Not a Marketing Person…

I was tuning my DNS and SSL configurations this morning when it dawned on me that even though I moved “Loosebolts” over two years ago to my own instances on Amazon (and before the current reboot), I had never bothered to actually say anything on the old site. I had assumed that making all of the basic technical changes (moving DNS, etc.) my long time followers would follow me. And many did. So I logged on to the old WordPress hosted site, just for completeness, and posted a “I’ve Moved” post. I immediately got responses on social media, my email, and other venues letting me know that many folks (especially RSS followers) had lost touch and were happy to reconnect. …

OMG THIS! – Elon Musk’s Three Rules for a Meeting

This Inc Article on Elon Musk’s three rules for meetings is a must read. I say that as it is a spiritual companion philosophy to my own meeting rules where a meeting can only be one of three types: Distribute, Discuss, or Decide. Distribute – Usually a town-hall or informational update where the flow of information is one way and specifically topical. Discuss – We are there to deeply go through an issue, item, or effort. Its a time to get the variables on the table, options evaluated and interested parties engaged. Decide – This is not a Discussion. This is a formal, specific decision on something that has already had one or multiple discussions. \Mm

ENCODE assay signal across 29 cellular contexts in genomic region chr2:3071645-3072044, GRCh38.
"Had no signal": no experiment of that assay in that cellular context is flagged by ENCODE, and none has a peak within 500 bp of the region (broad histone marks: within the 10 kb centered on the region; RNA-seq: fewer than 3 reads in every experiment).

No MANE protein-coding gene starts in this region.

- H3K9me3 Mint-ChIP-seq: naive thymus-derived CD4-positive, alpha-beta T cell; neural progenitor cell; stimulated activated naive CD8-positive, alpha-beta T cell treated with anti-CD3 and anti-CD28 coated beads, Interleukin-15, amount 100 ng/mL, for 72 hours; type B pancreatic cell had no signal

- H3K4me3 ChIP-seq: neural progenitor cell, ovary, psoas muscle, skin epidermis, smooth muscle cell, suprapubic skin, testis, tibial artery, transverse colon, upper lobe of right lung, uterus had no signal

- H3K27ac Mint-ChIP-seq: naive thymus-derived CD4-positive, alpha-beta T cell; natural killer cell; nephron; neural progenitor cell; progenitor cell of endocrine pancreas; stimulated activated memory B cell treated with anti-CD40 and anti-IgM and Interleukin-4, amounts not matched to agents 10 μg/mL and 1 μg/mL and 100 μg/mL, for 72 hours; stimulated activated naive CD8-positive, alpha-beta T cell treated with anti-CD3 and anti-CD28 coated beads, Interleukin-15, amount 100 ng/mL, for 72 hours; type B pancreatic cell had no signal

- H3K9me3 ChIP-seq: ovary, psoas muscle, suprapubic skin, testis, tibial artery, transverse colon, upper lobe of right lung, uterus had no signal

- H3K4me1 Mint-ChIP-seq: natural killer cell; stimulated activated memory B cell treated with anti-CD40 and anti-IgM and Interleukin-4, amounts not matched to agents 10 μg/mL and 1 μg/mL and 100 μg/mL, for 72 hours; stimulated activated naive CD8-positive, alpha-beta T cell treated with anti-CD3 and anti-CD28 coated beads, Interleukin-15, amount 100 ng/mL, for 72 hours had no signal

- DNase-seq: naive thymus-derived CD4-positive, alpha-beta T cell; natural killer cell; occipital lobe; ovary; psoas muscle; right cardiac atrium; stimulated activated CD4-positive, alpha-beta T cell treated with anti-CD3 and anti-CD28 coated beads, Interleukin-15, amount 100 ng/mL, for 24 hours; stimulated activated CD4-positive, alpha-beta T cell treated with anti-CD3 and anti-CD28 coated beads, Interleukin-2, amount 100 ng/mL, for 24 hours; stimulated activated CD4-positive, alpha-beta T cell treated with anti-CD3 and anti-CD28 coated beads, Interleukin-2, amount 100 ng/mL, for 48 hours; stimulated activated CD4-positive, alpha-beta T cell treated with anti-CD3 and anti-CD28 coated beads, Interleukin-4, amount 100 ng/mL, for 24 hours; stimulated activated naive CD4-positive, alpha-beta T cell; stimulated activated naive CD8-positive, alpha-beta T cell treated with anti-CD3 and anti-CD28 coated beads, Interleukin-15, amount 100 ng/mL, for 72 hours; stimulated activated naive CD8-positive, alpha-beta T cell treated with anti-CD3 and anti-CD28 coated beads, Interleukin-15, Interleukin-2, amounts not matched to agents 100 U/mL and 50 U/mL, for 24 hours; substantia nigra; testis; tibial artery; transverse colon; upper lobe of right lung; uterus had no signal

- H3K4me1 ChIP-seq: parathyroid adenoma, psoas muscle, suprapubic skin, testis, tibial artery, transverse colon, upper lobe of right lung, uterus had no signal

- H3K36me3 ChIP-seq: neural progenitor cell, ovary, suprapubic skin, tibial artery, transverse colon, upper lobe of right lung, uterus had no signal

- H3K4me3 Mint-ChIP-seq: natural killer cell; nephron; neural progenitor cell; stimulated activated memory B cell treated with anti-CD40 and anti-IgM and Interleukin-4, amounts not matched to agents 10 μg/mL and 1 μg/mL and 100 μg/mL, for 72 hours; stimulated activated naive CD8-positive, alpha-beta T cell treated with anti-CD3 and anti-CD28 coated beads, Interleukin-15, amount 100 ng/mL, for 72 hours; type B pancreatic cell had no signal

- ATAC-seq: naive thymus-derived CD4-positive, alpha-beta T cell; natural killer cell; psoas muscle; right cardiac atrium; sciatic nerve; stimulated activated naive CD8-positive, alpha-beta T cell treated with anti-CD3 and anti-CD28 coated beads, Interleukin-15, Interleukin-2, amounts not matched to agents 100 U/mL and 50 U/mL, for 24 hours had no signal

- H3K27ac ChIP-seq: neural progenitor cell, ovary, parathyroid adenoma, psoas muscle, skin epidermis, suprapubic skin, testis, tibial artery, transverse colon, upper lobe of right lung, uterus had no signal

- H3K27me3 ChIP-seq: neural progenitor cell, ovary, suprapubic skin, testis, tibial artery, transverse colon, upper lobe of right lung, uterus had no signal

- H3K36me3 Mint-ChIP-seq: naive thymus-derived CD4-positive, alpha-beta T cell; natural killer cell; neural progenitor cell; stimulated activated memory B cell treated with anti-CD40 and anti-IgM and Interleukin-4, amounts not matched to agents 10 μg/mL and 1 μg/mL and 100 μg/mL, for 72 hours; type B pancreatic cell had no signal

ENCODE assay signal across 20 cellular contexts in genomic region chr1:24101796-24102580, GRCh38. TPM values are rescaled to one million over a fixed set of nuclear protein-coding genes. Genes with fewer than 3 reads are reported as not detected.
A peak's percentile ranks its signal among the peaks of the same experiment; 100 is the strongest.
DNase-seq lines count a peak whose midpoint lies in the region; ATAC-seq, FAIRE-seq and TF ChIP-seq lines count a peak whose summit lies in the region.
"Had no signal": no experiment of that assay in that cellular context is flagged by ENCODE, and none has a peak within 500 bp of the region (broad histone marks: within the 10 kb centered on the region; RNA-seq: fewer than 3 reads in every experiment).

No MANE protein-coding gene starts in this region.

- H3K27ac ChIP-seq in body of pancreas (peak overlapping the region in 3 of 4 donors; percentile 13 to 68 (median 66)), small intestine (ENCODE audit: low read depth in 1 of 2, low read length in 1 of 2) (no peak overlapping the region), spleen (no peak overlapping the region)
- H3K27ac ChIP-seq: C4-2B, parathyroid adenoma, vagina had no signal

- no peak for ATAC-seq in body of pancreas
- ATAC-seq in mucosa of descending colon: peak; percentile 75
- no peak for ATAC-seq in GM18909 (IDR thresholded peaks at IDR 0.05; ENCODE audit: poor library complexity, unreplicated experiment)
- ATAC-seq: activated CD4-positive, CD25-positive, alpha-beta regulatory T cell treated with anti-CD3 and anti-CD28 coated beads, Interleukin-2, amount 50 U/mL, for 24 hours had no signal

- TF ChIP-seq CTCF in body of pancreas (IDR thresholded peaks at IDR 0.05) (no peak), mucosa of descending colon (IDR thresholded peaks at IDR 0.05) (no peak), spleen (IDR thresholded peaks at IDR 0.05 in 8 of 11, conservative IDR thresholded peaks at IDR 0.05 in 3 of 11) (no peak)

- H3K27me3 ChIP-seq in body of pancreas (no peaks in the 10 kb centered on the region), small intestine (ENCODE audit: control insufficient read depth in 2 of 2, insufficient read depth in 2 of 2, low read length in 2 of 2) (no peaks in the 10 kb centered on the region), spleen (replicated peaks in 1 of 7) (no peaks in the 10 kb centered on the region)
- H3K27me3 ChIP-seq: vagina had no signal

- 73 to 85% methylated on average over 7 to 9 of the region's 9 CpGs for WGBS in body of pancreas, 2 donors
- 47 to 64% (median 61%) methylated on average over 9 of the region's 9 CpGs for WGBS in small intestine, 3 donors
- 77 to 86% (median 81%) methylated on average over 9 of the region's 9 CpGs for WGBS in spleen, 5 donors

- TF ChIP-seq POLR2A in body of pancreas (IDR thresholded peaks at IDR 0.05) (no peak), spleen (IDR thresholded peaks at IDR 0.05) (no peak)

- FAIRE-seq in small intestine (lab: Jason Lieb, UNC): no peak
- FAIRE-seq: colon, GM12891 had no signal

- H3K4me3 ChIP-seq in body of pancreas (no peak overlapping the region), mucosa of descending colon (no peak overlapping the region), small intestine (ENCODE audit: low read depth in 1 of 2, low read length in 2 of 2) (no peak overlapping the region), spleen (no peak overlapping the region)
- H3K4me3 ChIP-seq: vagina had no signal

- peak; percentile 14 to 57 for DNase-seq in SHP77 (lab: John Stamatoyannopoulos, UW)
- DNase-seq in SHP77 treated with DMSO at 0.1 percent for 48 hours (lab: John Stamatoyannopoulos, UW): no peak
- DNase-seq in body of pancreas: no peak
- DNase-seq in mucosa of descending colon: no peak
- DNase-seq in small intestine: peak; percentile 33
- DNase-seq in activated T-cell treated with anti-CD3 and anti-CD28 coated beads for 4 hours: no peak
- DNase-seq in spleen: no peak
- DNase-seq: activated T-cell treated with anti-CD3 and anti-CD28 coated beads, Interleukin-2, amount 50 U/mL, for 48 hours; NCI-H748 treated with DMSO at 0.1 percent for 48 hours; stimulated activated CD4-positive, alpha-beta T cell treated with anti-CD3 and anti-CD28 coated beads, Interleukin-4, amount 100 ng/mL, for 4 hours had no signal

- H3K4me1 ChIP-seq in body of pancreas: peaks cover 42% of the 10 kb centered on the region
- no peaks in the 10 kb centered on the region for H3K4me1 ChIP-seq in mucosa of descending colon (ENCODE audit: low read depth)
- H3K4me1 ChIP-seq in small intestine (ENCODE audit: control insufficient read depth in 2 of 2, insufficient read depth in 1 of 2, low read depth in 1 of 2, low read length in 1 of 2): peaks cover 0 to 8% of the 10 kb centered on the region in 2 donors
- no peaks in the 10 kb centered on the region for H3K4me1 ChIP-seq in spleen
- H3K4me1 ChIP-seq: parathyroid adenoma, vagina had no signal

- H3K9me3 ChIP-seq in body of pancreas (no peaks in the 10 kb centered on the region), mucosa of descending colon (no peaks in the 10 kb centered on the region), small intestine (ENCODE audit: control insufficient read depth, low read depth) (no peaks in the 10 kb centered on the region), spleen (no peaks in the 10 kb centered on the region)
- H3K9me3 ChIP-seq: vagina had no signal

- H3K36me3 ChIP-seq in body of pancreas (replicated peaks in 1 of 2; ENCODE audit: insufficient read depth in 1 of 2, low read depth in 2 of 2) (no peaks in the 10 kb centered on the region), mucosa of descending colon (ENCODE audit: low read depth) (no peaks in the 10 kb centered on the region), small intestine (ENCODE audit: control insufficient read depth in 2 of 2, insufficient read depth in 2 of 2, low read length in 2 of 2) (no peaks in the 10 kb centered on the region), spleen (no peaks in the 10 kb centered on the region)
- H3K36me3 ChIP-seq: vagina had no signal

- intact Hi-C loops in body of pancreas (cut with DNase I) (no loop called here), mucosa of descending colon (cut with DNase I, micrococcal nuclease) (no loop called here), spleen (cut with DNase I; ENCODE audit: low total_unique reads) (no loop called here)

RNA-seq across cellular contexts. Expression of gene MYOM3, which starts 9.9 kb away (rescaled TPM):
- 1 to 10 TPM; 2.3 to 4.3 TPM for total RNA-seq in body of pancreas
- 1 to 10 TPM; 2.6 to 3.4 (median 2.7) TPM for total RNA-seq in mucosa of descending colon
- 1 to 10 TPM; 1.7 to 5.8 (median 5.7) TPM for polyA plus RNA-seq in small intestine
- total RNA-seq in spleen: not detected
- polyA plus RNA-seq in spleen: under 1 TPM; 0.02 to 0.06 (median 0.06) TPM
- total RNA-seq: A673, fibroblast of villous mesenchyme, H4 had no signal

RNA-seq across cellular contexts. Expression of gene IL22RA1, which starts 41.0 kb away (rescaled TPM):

Balancing Redundancy and Availability – A good think

I recently read an interesting blog post by Marc Brooker who is an engineer at Amazon working on Lambda Services. The full post (found here) is worth a read and some real think time for your own environments. It discusses his four rules around when/how to identify if Redundancy actually assists availability. His rules are simply: The complexity added by introducing redundancy mustn’t cost more availability than it adds. The system must be able to run in degraded mode. The system must reliably detect which of the redundant components are healthy and which are unhealthy. The system must be able to return to fully redundant mode. Source: http://brooker.co.za/blog/2019/06/20/redundancy Some might read those and say “Of course. Common sense.” Except that …